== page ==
It usually takes just one picture to tell a story. But when the story spans 30 years, it’s often the second photo that completes the picture.
From the moment the flames lit by rioters blazed through this line of shops at Chandni Chowk in Old Delhi, a day after the assassination of Indira Gandhi, to the bright signboards of today. From the first photo pulled out from this newspaper’s archives of November 1, 1984 to the second taken on the same day, 30 years later.
“It was Ground Zero,” Adesh Kumar recalls. Kumar was on the first floor when he looked down to see flames eating into his shop, Anand Garments, right below.
The memories still haunt Kumar, and those who were next in line: Vijay Prasad, owner of Ratanlal Ganeshji Das, a shoe shop; and Anmol Lal, whose father Rajan was manning the counter at Kishan Lal Taalewala, which sells locks and aluminium cupboards. As for the owners of the last three shops, they simply chose to sell and leave forever.
Ironically, the rioters did not intend to target any of these shops. Frustrated after they were prevented by devotees from attacking Gurudwara Sis Ganj Sahib, they had set fire to the nearest Sikh target — NewWays, another garment shop, right before Anand Garments, owned by Manmohan Singh. But the flames knew no limits.
Looking back, Manmohan Singh says he knew what was coming. “My shop was the first to be looted and set on fire,” he says. “I was at home then. We had heard that Delhi was burning. So we stayed in our house in Daryaganj. That day, on November 1, my friends from Chandni Chowk called me to say my shop had been looted and burnt, and that the fire had spread. I was not surprised. I was almost waiting for such news. All I thought was at least my family was safe. We did not step out for the next four days. And then, when Sikhs started coming out of their homes, my brother and I went to our shop. It was a sight.”
From NewWays, the flames started eating into Kumar’s Anand Garments.
“I witnessed the entire incident,” said Kumar. “None of the shops in Chandni Chowk were open that day because of the PM’s assassination. But when I came out onto the balcony, I saw smoke and fire from below. I ran inside and alerted my wife and children. Together we ran out of our house. Then we saw the whole building come down. That was the end of it. It had become Ground Zero. There was nothing left of the shop set up by our father around 20 years before.”
Within minutes, down came Ratanlal Ganeshji Das, the shoe shop; Kishan Lal Taalewala, the lock-seller; and the rest in that line.
But what really rankles these shopkeepers even now is the apathy shown by the administration then. Singh and Kumar said FIRs were lodged at the Chandni Chowk police station over the rioting and looting that destroyed over 30 shops in this iconic market but no one has been arrested in all these years. “The fire tenders never came despite frantic calls from shopkeepers all around. It was only after all the damage was done that a few pipes and buckets of water from neighbours helped stop the fire from spreading any further,” said Prasad, the shoe shop owner.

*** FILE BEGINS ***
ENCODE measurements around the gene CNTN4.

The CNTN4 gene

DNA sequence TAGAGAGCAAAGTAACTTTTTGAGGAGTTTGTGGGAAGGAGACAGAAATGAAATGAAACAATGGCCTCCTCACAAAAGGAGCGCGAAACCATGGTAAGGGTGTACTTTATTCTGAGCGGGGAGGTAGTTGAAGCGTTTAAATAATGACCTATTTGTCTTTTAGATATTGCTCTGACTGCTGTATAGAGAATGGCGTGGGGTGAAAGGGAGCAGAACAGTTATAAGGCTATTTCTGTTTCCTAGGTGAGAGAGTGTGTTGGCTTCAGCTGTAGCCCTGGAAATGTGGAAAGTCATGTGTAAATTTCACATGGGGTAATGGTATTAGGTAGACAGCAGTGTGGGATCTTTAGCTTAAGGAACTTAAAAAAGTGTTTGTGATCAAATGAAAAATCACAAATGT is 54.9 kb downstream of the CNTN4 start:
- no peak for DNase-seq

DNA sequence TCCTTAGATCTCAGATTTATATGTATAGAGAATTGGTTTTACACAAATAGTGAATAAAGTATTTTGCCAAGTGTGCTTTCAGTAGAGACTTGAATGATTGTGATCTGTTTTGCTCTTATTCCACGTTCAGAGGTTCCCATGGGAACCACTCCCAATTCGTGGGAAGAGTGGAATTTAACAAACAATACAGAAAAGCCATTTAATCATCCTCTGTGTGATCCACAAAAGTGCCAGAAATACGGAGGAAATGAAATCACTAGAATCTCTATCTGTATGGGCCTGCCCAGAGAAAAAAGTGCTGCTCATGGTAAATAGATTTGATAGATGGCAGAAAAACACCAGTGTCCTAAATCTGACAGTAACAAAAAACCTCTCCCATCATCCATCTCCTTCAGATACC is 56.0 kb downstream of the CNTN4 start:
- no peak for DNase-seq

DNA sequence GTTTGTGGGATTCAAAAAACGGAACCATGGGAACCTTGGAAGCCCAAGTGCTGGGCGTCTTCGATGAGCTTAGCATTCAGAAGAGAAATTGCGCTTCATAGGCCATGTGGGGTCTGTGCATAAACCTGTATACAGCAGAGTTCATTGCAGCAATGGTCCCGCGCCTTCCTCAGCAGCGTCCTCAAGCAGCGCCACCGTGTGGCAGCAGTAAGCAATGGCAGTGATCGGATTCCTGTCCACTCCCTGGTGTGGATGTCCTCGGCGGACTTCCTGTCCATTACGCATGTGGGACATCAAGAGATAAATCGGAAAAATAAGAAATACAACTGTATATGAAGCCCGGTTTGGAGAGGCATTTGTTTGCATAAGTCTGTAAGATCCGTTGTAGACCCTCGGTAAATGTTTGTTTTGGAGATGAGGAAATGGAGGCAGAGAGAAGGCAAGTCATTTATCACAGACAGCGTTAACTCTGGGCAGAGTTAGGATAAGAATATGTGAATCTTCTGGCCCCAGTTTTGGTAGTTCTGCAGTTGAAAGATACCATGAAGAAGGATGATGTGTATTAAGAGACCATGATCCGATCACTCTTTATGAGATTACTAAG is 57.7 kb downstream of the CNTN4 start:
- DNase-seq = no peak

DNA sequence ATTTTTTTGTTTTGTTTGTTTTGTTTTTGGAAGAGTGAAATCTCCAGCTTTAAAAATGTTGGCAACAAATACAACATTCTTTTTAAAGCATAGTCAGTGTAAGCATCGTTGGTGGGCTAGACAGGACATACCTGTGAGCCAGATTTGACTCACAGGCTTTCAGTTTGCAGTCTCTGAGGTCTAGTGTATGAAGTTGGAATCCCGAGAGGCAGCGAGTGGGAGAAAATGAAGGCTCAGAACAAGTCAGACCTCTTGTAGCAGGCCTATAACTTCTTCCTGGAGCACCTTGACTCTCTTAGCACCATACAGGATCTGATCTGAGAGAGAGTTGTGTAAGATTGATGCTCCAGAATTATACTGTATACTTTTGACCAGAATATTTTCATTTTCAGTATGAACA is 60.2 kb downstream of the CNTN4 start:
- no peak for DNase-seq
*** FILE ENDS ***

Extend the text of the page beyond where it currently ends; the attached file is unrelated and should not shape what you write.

“We did not even think about receiving compensation from the government. I lost goods and the shop worth Rs 10 lakh,” said Singh. “But my dealers gave me goods on credit, solely on goodwill, friendship and trust, and helped me restart my business. Today, I have moved to a better house in Defence Colony and opened another showroom called NewWays in Pitam Pura.”
The flames also taught the shopkeepers a few valuable lessons, says Anmol Lal, who now runs Kishan Lal Taalewala, after his father.
“After the fire, we left the basic structure and foundation as it was because it was still strong,” said Lal. “We began building again and the market complex was on its feet within a year. Many of us who had not paid much attention to insurance learnt from our mistakes. All the shopkeepers here have now insured the shops and goods.”
Of course, it was not just the shops that people here lost in the riots. Many, like Anand Garments’ Kumar, lost their homes too.
“The families pooled in money and for the first time the concept of builders’ cooperatives came about in Chandni Chowk,” said Kumar.
“The tragedy brought everyone together and ours is a family that has stood by each member for 30 long years. No one has forgotten. No one forgets such things.”
As Sanjay Bhargava, general secretary of the Chandni Chowk market association, sums it up, “Chandni Chowk is resilient. Live has moved on and so have we.”
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